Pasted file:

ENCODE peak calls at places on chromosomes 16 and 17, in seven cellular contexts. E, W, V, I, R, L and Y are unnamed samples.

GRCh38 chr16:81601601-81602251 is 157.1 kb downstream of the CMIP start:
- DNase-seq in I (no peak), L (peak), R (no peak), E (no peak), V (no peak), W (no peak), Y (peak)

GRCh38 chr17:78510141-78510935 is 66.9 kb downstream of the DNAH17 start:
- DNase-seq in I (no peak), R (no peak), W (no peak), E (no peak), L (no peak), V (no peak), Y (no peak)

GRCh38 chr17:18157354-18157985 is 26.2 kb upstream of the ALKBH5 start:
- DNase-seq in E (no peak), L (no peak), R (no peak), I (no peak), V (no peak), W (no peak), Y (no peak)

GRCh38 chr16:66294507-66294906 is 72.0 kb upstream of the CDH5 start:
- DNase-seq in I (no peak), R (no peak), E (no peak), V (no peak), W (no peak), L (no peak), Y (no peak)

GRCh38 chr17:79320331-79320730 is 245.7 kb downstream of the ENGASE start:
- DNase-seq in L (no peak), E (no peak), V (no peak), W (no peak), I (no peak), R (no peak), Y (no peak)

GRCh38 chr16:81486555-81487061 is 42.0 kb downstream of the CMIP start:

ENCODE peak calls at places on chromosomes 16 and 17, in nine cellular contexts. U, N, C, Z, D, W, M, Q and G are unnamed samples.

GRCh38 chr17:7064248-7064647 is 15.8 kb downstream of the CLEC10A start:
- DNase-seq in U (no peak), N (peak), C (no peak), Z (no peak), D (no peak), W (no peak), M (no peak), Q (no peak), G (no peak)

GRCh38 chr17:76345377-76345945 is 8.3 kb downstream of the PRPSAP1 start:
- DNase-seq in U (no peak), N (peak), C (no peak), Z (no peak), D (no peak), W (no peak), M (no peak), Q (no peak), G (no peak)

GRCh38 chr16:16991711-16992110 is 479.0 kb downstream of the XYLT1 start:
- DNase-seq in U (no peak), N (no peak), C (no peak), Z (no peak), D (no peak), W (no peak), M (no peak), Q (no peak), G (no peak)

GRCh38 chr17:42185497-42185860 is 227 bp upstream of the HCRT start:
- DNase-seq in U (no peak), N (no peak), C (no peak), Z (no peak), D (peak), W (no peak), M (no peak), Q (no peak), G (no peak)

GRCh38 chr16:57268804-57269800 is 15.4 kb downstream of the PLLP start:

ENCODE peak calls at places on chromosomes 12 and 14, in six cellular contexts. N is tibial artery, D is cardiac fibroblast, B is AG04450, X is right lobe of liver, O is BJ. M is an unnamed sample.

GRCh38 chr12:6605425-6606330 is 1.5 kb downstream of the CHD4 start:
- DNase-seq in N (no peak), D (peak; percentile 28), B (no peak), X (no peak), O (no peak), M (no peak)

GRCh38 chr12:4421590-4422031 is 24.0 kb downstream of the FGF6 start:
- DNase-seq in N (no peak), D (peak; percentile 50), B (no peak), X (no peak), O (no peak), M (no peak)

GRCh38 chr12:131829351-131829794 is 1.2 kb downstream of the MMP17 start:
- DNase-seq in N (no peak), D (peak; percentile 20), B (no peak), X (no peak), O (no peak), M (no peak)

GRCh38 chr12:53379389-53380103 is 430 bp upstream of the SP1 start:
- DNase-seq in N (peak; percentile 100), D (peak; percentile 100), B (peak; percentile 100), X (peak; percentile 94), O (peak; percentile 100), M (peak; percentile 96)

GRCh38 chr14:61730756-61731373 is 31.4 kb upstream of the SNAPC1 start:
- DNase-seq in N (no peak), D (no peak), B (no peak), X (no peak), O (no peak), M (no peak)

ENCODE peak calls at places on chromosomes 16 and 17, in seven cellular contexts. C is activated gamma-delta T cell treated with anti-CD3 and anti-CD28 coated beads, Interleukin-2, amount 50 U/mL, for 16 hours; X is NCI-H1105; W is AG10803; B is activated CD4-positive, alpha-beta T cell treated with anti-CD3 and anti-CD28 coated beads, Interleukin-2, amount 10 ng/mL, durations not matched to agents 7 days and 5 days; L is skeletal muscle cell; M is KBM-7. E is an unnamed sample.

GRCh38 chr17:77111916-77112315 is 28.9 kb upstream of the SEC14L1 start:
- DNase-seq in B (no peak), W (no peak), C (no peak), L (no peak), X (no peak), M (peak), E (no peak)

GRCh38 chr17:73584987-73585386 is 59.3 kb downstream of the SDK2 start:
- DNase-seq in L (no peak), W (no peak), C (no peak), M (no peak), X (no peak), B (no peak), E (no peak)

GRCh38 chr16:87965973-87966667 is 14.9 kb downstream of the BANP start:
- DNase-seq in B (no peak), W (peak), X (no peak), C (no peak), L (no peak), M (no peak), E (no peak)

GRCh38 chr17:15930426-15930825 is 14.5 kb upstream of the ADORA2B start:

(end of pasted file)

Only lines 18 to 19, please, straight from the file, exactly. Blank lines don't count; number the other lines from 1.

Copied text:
GRCh38 chr16:16991711-16992110 is 479.0 kb downstream of the XYLT1 start:
- DNase-seq in U (no peak), N (no peak), C (no peak), Z (no peak), D (no peak), W (no peak), M (no peak), Q (no peak), G (no peak)